In part 1 of this series, we explored the share of support that a 3rd party needs to gain in order to be an effective player in how the nation is governed. In this piece, we turn out attention to more tactical approaches for realizing this goal and consider whether or not it makes sense for all 3rd parties to combine into one in order to challenge the NPP-NDC duopoly.

Here’s our take:

  • If the 3rd parties will ever have a seat at the table, then they do need to focus on winning parliamentary seats first and the presidency later. 

  • Indeed, so weakened are the parties that not a single one holds a seat in the current parliament. The closest any of them came to winning in 2016 was when the PPP nearly flipped KEEA in the Central Region. 

  • Let’s be clear, if all 3rd parties in Ghana today were to combine to form one party, their share of support will amount to a mere 2% of the electorate. That is hardly a speck in the universe of electoral outcomes. 

  • But one can argue that coalescing around a single party platform could help catalyse gradual shift in support away from the NPP and NDC, provided such a party platform is robust enough in what it offers Ghanaians. 

  • Assuming our 3rd parties can rally behind a strong policy platform as their competitive advantage, which seats do we see them flipping first?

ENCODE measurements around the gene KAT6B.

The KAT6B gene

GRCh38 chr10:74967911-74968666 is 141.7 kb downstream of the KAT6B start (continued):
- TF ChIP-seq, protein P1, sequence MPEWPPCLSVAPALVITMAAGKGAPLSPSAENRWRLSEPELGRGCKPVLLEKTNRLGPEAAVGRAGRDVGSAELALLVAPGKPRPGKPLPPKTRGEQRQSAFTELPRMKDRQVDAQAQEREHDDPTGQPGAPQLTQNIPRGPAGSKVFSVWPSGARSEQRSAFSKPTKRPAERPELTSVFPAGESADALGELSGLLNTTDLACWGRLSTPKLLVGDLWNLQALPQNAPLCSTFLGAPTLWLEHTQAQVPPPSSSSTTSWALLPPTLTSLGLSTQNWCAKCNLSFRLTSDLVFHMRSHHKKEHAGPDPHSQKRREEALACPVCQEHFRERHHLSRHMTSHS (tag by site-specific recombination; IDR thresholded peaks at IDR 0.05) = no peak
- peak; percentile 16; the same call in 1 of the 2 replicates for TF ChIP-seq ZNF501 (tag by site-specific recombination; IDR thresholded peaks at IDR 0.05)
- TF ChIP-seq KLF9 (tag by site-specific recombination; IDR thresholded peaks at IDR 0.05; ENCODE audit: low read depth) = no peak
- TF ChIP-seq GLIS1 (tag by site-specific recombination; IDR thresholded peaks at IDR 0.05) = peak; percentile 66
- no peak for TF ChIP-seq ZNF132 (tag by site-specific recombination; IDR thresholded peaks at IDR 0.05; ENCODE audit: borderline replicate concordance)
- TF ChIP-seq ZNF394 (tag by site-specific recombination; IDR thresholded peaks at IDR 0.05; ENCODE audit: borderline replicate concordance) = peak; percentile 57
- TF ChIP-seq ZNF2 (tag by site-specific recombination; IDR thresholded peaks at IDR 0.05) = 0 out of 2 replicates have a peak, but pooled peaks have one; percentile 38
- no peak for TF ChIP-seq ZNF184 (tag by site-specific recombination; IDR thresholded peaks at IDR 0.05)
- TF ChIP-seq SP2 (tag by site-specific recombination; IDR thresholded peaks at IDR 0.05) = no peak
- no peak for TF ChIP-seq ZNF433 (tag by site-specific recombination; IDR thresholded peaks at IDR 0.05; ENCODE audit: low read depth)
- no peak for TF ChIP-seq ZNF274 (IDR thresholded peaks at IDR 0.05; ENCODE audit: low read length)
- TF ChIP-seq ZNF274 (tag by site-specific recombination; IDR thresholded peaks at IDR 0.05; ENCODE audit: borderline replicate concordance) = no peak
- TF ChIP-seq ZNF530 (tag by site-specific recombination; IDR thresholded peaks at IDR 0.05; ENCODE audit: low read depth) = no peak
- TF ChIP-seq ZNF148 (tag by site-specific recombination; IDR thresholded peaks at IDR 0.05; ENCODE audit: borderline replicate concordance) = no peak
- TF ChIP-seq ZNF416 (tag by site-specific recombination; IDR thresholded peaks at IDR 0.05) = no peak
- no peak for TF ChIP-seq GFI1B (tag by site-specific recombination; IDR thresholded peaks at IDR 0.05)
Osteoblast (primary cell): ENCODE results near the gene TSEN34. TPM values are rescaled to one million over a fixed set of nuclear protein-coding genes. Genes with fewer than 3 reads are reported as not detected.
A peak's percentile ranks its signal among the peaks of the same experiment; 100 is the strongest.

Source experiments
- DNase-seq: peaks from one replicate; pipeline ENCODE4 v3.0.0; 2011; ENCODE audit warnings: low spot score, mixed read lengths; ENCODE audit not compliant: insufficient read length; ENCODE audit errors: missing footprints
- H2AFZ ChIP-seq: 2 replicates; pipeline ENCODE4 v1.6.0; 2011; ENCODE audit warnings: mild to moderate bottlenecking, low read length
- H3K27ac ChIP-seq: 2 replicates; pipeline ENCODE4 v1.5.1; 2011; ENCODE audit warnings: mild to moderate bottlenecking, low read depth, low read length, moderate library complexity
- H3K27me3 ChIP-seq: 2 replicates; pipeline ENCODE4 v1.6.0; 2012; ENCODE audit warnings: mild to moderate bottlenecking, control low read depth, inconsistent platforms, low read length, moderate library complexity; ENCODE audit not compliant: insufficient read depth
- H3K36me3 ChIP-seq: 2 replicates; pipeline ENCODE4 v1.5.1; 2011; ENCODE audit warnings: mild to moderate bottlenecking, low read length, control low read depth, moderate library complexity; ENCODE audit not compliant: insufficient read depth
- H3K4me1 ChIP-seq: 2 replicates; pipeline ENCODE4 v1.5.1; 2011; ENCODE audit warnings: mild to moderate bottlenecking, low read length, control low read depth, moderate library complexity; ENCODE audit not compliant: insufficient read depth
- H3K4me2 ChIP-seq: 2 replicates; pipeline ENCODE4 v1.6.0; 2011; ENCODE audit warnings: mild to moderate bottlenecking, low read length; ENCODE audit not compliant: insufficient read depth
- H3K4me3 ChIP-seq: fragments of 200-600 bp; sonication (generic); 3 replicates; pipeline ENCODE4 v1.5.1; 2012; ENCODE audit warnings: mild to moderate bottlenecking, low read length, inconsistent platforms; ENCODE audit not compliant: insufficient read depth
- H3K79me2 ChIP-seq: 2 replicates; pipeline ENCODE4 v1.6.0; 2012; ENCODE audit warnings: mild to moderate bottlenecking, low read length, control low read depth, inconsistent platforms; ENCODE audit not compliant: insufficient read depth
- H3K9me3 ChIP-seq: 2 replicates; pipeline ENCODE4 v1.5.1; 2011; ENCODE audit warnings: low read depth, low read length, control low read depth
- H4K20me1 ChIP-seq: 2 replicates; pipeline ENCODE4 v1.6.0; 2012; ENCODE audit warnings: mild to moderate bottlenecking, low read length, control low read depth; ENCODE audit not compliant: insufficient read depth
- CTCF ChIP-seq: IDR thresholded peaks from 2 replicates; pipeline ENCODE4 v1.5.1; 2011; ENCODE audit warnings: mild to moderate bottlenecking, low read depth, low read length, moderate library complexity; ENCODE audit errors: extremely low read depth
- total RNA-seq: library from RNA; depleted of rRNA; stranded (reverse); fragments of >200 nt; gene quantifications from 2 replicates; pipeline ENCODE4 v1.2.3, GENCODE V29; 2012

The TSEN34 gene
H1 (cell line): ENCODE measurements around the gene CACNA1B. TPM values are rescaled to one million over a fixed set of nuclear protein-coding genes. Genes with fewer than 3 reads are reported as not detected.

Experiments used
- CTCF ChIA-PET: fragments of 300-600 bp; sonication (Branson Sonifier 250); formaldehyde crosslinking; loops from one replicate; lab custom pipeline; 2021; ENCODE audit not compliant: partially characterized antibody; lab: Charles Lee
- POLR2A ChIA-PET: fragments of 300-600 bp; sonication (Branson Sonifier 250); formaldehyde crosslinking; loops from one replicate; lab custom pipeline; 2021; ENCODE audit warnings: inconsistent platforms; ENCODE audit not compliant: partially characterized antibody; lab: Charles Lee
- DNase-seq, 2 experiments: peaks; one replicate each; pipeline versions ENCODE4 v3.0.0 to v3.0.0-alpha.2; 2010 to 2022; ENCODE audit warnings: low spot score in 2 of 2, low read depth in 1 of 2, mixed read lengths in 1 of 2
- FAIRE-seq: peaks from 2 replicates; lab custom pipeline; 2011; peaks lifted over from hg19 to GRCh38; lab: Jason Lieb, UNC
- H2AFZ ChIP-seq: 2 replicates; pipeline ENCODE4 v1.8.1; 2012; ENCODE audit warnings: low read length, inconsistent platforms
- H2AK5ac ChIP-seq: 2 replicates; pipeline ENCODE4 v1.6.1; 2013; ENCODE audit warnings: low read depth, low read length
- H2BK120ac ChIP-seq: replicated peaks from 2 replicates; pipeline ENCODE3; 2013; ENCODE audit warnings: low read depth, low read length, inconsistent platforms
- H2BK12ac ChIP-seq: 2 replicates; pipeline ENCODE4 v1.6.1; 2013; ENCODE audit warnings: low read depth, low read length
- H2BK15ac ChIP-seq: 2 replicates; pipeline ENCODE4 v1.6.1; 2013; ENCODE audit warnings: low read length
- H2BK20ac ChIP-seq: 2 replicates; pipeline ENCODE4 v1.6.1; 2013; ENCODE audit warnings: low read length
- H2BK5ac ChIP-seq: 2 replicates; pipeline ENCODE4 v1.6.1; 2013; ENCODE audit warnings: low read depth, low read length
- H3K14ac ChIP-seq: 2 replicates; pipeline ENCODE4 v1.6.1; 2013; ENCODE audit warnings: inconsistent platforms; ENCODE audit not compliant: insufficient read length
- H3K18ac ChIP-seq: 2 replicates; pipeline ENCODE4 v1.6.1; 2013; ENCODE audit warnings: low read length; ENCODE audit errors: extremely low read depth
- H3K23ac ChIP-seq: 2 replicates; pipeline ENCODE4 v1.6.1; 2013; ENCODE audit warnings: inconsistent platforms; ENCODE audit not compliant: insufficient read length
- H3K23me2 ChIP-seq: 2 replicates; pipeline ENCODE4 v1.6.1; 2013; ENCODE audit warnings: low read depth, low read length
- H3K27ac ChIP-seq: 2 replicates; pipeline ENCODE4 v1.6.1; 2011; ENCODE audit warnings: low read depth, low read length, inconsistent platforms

• KEEA (Central) – our parliamentary forecast rates this seat as ‘COMPETITIVE’ with a 23.4% chance that a 3rd party (most likely the PPP) wins it.

  • Bunkpurugu (North East) – another ‘COMPETITIVE’ race with a 12.7% chance of a 3rd party winning (most likely a strong independent candidate)

  • Mion (Northern) – also rated ‘COMPETITIVE’ with a 14.4% chance a 3rd party wins. 

  • Tatale Sanguli (Northern) – our model assigns a 15.5% chance neither the NPP nor NDC will win this seat. In 2016 there was a strong showing from an independent candidate who was able to amass 26.8% of the votes; less than 3 points behind the second place NPP candidate.

  • Wulensi (Northern) – another ‘COMPETITIVE’ seat with a 17.7% chance a 3rd party could win. In 2016, the PPP had a decent showing – amassing 13.8% of the votes. 

  • Salaga South (Savannah) – the only ‘COMPETITIVE’ seat in the region as rated by our model. There is a slim 10.5% chance of a 3rd party win. 

  • Jomoro (Western Region) – a very ‘COMPETITIVE’ seat not unlike KEEA. In 2008, Samia Nkrumah won 50% of the votes in the region for the CPP. Since then the party has lost some ground but not completely. In 2016, the CPP’s candidate amassed 20.5% of the votes in the constituency, by far the best performance of any CPP candidate in the elections. Our parliamentary model assigns the seat a 23.7% chance of the seat falling to a 3rd party. 

  • Out of the 275 seats up for grabs, there are only 7 where our model assigns a greater than 10% chance of a 3rd party winning. That goes to show the steep hurdle that a ‘hypothetical’ coalition, let alone a single party, has to climb in order to rub shoulders with the NPP and NDC. 

  • And all this assumes this ‘hypothetical’ coalition can unify behind a single party platform and electoral strategy. 2020 is not the year that this coalescing happens. However, if recent electoral trends continue, it will increasingly become tenuous at best for any one party to mount a challenge anywhere in Ghana. 
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